Last month I wrote about house prices rising and the calls for more regulation. Unfortunately the calls for more regulation have been heard and the Reserve Bank is looking to introduce loan-to-income restrictions for mortgages.
This type of regulation has already occurred in the UK, where many borrowers are restricted to borrowing no more than 4.5 times their annual income.
However unlike the UK, where rental property loans are exempted from the new loan-to-income ratios, the NZ Reserve Bank is actually looking to include them.
Some politicians and media commentators are saying that New Zealand should do the opposite from the UK and only apply the restrictions to rental properties. They view this as a fight between investors and first home buyers.
However these types of regulations are attacking the symptoms of higher house prices rather than the causes. If anything we probably need less regulation.
It could be argued that overly complicated and expensive building regulations are the main cause of house prices rising. It is generally accepted that we currently have a supply problem, but we are also very slow at building more homes because of overly complicated regulations.
Even land designated as a Special Housing Area, which was a classification introduced to substantially reduce the time to make land available for housing, is taking years to get building approval.
The Reserve Bank's answer to the housing supply issues caused by over regulation is to regulate demand. More regulation does not address the core problem and will almost certainly have unfair and unintended consequences.
Sometimes we just need to ride out certain situations rather than attempting to control them. This is not ideal, but neither are the consequences of un-required regulation.
We currently have a net migration increase of over 67,000 people. Most of this is due to New Zealanders either returning from living overseas or choosing to stay in New Zealand when previously they may have gone overseas. Government could choose to stop foreigners coming to New Zealand, but this would also affect our general economy. Educational institutions would be one badly affected industry but there would be a lot more.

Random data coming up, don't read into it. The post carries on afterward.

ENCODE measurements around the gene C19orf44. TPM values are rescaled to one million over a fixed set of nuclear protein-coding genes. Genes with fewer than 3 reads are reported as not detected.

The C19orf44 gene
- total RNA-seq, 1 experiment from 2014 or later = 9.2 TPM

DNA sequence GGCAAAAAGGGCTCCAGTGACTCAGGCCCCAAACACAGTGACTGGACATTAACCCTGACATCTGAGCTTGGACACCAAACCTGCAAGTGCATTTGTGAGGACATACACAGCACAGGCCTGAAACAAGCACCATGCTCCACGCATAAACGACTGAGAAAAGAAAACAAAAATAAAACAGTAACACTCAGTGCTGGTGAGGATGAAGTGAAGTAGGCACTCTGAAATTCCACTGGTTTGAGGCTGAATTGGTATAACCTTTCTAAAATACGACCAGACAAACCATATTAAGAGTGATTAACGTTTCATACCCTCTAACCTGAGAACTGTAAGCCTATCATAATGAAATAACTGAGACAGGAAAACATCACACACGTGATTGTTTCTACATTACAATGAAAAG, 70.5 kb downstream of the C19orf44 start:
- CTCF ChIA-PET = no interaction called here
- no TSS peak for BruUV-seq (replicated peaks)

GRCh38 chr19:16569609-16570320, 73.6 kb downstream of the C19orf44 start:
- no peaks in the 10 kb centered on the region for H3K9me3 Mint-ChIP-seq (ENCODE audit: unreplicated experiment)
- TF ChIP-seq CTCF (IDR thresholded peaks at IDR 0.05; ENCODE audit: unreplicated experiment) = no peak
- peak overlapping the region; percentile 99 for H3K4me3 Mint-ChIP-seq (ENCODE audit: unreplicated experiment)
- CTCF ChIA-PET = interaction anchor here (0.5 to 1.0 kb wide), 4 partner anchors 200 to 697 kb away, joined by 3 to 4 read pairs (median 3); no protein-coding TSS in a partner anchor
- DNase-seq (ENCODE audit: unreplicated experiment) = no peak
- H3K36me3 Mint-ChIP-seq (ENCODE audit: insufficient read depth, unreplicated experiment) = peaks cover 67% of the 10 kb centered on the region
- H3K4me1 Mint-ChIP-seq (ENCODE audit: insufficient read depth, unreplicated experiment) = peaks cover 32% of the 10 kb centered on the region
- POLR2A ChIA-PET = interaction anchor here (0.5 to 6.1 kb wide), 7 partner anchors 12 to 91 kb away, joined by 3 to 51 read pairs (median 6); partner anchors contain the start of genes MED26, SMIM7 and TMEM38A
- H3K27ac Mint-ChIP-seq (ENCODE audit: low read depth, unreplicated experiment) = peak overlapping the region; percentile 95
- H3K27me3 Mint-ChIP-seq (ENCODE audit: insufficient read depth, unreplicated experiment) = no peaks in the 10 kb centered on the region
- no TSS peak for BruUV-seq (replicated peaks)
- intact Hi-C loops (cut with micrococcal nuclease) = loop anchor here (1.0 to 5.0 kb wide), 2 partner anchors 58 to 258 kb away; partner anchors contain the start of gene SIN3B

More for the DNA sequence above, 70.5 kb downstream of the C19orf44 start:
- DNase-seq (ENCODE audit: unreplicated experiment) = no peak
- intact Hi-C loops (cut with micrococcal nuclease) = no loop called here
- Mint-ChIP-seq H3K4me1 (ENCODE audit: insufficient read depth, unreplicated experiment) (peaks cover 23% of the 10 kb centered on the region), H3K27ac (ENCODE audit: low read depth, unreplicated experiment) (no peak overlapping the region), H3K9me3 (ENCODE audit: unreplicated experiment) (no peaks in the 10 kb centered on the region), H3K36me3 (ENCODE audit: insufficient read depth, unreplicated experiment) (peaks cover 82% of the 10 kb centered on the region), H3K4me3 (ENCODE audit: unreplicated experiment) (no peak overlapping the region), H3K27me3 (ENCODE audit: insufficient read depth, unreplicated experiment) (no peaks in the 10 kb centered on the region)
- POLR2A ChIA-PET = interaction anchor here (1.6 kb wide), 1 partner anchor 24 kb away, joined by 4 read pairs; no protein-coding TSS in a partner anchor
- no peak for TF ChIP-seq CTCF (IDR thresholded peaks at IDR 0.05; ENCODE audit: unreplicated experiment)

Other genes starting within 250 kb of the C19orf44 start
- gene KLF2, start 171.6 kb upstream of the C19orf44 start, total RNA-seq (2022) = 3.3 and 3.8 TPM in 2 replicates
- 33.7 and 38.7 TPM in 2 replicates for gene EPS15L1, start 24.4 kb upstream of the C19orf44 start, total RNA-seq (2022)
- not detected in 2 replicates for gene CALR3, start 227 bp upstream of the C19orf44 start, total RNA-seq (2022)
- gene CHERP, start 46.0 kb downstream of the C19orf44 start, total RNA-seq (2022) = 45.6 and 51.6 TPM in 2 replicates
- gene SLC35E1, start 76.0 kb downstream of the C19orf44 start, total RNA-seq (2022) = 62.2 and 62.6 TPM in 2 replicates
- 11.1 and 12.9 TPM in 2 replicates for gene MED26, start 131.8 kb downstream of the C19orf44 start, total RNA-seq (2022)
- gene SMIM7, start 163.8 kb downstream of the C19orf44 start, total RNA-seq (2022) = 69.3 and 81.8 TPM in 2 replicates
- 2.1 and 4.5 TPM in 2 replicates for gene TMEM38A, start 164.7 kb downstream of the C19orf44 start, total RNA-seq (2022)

Government and Councils could also make some hard decisions around building regulations and seriously speed up the process. This would be difficult but would have a really positive effect on housing supply, which is what we really need.
We should leave it to the banks to establish the risk of individual borrowers rather than allow the Reserve Bank to enforce clumsy and wide reaching income-to-loan restrictions.
If these restrictions are introduced and if they are aimed at rental property owners, it will ultimately hurt tenants and especially potential first home buyers. Rental increases will make it even harder for first home buyers to raise their deposit and this is usually the largest obstacle they face.
There have already been complaints in the media about rental price increases. We just don't need poorly thought through regulation that will no doubt see rental property providers blamed once again for the consequences.